12. Divide a project into phases. Determine what you can do within their budget, and call it Phase I. Chances are  they will pay full price for Phase II later on.

If you remain at a stalemate on price, it’s time to decide how badly you want this job. Just remember that when you accept a lower price, you are raising expectations for the next time and lowering your value forever.

What tricks have you used to push past client objections? Tell us in the comments below.

David Leonhardt has been running THGM Writing Services for over a decade, providing writing and editing services. Most THGM projects are books, blogs, web content and various business materials.

 Freelance Business Bootcamp

3 Things Graduate School Taught Me About Freelance Writing

Posted in Blog on February 20th, 2014 by Editor – 19 Comments

Freelance writers can learn from grad schoolBy Jill C. Moffett

Before I became a freelance writer, I spent 6 years in graduate school.

I studied feminist theory, anthropology, public health and cultural theory. I got my PhD. But I decided not to pursue a career in academia.

Why? It may be tough to make it as a writer, but it is even tougher to make it as a professor. So I took the things I’d learned in school and applied them to freelance writing.

Here are the transferable skills I acquired:

1. Always cite your sources

If there’s one thing academics hate, it’s a cheater.

In fact, plagiarism by undergraduates is such a problem that many instructors run student assignments through plagiarism-detection software.

By the time students make it into grad school, they are steeped in the fear of being kicked out of school and professionally shamed. As a result, grad-school papers are replete with footnotes.

That doesn’t mean you should include footnotes in your next pitch to Parents magazine, but keeping track of sources is a crucial habit for all freelance writers.

2. Specialize, don’t generalize

For my grad-school research to be meaningful, it had to focus on the details. Dissertations look at the small picture, and all successful academics are specialists.

As a teaching assistant for large undergraduate classes, one of my main jobs (besides making sure they weren’t plagiarizing) was to help students narrow their ideas — to go deep instead of broad.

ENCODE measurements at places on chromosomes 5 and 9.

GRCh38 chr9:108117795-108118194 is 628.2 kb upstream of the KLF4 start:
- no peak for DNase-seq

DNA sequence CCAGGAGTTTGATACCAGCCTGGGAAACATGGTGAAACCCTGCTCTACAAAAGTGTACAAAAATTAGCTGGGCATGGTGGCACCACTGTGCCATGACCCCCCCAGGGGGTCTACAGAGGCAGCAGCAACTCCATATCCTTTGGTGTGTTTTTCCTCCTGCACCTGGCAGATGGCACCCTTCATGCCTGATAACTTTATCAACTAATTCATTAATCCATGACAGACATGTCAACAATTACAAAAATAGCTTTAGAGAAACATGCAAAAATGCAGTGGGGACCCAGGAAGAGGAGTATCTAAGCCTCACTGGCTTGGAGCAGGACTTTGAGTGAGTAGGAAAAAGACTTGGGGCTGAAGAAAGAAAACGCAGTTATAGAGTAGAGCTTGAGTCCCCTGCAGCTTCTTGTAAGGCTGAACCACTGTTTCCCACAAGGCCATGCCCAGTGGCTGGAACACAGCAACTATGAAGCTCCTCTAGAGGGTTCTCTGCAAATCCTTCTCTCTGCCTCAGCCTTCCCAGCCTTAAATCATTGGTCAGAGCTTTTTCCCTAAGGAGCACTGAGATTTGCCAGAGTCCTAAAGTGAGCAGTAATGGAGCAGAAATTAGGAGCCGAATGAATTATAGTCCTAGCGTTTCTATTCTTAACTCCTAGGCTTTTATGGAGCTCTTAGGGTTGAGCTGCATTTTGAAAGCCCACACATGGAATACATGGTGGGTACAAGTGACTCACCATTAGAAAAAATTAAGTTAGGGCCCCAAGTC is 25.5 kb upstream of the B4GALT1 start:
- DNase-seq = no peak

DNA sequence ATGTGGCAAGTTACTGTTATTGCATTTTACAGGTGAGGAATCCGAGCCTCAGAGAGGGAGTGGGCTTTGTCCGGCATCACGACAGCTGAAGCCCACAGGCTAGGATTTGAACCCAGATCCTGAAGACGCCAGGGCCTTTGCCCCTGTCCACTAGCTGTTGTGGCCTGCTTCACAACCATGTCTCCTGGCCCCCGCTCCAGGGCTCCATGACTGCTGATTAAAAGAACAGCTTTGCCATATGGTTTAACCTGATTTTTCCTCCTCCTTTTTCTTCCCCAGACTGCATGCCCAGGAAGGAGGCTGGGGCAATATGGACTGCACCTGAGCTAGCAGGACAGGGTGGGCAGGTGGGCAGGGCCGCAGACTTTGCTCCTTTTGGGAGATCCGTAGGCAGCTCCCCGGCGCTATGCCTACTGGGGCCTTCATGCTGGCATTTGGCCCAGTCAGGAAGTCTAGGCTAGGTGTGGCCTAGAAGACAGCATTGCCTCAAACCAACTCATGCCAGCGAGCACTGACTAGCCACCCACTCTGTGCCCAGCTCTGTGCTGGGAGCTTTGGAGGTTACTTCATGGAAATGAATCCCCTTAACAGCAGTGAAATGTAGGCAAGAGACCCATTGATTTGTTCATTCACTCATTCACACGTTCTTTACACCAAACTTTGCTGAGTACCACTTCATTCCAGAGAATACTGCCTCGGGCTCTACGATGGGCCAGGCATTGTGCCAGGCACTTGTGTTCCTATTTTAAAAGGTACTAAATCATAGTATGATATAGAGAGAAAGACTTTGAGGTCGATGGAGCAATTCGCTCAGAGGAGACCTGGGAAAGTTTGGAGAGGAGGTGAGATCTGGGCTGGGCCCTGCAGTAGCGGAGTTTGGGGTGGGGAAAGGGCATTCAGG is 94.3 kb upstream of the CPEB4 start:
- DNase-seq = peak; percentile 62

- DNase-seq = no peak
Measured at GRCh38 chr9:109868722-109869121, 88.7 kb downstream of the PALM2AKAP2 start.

The same applies to freelance writing. You can market yourself as a health writer, but it’s even better if you are a women’s health writer who focuses on public health policy. The more specialized you get, the easier it will be to find markets who need your services — and to command the highest rates.

3. Don’t give up

Every graduate student knows that the best dissertation is a finished dissertation. The only way to get it done is to work at it every day with one goal in mind: finish it.

It wasn’t easy for me to stay on track. I knew most academic articles are published in journals that aren’t even available to the public.

Chances are, the only people who will ever read my dissertation are the five people who were on my committee. But if you want to get your PhD, you can’t let that stop you.

Things are not much different as a freelance writer. The editor I just pitched might not read my email. I might have to submit dozens of ideas before I get an assignment.

But I don’t let that bother me. I have to make money. For one thing, I have to save up to send my son to college.

What life or academic lessons have you applied to your writing? Tell us in the comments below.

Jill C. Moffett is a freelance writer based in North Carolina. She focuses on women’s health, education, and a variety of issues pertaining to gender, race,  class, and sexuality.

How I Landed 2 Writing Clients and $1,000+ in Just 7 Emails

Posted in Blog on February 13th, 2014 by Carol Tice – 28 Comments

Marketing emails can get clients for freelance writersBy Jessica Leigh Brown

Have you ever needed to scare up a few new freelance writing clients? That was me in early January.